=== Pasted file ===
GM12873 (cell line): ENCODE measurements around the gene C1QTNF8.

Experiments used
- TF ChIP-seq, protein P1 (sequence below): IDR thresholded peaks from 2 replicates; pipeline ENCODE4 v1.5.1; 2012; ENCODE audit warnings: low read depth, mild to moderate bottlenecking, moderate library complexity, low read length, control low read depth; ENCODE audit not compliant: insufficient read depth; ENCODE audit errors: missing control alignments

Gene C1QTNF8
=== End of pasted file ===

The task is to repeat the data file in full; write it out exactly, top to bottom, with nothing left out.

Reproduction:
GM12873 (cell line): ENCODE measurements around the gene C1QTNF8.

Experiments used
- TF ChIP-seq, protein P1 (sequence below): IDR thresholded peaks from 2 replicates; pipeline ENCODE4 v1.5.1; 2012; ENCODE audit warnings: low read depth, mild to moderate bottlenecking, moderate library complexity, low read length, control low read depth; ENCODE audit not compliant: insufficient read depth; ENCODE audit errors: missing control alignments

Gene C1QTNF8